First-Ever Neo R3 Lotus Racing Gathering!

First-Ever Neo R3 Lotus Racing Gathering!

Lumba Pantai by Kelompok Marhaen at Pantai Balok Reading First-Ever Neo R3 Lotus Racing Gathering! 11 minutes
Protons to me have always been a bit of a love/hate relationship even years before I got my driving license. It’s not that I don’t like them but I’ve always been rather critical about their products and what they are supposed to represent. For example, the Proton Savvy was ‘different’ to say the least and then there were also cars like the Saga LMST which had a carbureted engine. Well, not there’s anything wrong with that but a carbureted engine in 2008? Really? But before you think that I’m an ‘anti-Proton’ kinda guy, my dad had a Proton Satria back in the 90s and even today I love going through websites like Mudah and the Facebook marketplace for the oddball Proton Arena (because I weirdly adore them). See, I do like them, And to be fair, Proton is really stepping their game as even their current crop of cars give you bang for buck like the Saga and their SUVs like the X50 and X70. However, the mid-2000s Proton were rather abysmal. Everything was just ‘plastic fantastic’.

The R3 Lotus Was A Bold Statement

But with every troubling time of a manufacturer, there’s always a decent model that stands out from the rest. In Proton’s case, it was the Satria Neo. It was marketed to the youth as the successor to the ever so loved Satria. The Satria GTI was a huge hit when it came out back in 1999 as revolutionary as it was brilliant. The Lotus-tuned chassis, Mitsubishi-derived engine and Recaro seats really brought Proton to new heights. And these were all before the boffins at Proton’s R3 division got their hands together for the Satria R3. However, the Satria Neo never really got a hot hatch variant when it was first released and fans were rather disappointed by the Neo in general, one of which was Devan. See, Devan was rather indifferent about the Neo when it came out but when Proton announced a limited-production Neo, he went head over heels for it. But who could blame him, the Proton in question was the 25 unit-only Satria Neo R3 Lotus Racing. We met Devan a few years back and even put his car on display at our NEAT Fest: Modern Classic Showcase at the Art of Speed back in 2019. He’s currently the third owner of the car and also the person that invited us for this special drive. Much to our surprise, there has never been a gathering of the Satria Neo R3 Lotus Racing before this drive and we were told that more than five units will be coming out of hibernation for a drive up Genting Highlands. And us being us, we tagged along for the drive with a car that rather suits the occasion. While it isn’t another unit of the Satria Neo R3 Lotus Racing, it does in fact have some of that Lotus DNA in its blood a.k.a the MODS101 NEGTI. This was a cherry-popping moment for us as the GTI has never been up Genting Highlands, well at least since we took ownership. And what better way to test out the new and improved Brembo brakes and the new Titan coilovers (new episode coming soon, by the way!).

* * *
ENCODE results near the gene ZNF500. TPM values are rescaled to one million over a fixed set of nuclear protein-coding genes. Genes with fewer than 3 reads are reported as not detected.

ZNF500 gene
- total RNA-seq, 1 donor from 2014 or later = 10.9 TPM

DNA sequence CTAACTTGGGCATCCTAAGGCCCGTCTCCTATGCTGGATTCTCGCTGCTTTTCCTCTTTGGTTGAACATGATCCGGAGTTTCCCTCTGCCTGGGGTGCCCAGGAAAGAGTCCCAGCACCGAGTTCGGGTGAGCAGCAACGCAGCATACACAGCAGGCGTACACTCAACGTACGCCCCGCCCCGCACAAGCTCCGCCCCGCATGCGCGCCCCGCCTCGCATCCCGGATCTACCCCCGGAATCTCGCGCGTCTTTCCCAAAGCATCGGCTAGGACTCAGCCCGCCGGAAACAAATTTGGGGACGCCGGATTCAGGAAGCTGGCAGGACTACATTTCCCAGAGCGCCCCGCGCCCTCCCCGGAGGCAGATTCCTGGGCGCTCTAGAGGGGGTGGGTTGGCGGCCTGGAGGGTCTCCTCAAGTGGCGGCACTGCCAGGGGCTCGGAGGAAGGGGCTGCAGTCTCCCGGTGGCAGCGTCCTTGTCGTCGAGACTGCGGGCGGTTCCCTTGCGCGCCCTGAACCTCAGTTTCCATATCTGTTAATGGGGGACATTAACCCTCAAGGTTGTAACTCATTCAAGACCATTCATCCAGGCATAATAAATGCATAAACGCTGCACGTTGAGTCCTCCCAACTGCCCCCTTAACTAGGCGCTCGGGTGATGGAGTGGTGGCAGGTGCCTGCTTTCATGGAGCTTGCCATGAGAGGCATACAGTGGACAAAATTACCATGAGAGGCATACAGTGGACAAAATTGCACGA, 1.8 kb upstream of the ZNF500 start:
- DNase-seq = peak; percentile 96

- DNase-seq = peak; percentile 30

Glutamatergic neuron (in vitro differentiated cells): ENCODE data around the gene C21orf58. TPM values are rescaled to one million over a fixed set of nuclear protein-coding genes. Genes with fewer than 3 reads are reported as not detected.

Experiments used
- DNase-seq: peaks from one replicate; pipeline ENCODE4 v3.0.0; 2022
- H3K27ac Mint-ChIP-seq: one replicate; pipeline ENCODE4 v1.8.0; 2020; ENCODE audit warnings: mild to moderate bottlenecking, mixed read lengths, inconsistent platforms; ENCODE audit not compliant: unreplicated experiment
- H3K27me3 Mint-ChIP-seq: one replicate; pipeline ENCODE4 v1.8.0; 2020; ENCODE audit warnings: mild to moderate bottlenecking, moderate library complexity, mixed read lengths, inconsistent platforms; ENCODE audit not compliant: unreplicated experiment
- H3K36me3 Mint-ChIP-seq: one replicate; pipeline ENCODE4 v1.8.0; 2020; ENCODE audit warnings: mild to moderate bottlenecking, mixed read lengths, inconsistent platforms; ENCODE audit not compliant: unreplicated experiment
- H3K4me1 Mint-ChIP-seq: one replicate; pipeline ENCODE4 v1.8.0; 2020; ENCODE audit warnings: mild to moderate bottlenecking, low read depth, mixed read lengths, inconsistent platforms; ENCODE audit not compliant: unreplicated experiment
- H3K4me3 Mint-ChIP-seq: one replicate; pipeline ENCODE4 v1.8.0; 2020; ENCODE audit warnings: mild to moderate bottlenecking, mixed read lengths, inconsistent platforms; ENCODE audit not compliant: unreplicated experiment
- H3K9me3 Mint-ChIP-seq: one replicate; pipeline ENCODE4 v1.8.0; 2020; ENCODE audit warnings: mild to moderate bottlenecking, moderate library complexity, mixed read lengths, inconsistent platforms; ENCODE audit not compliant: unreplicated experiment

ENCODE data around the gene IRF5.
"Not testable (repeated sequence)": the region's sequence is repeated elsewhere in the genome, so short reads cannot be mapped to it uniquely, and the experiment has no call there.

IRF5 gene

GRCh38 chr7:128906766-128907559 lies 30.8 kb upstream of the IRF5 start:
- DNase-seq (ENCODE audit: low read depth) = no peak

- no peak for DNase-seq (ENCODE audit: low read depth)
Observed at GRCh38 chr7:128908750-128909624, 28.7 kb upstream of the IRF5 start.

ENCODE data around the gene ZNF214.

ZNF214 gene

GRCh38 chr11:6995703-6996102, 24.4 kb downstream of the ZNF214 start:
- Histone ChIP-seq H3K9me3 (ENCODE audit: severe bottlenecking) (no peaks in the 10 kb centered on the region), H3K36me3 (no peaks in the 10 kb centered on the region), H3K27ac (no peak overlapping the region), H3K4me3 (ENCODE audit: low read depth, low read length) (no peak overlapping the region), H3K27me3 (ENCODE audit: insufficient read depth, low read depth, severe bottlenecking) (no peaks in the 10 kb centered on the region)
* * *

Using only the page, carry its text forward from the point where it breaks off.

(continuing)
History In The Making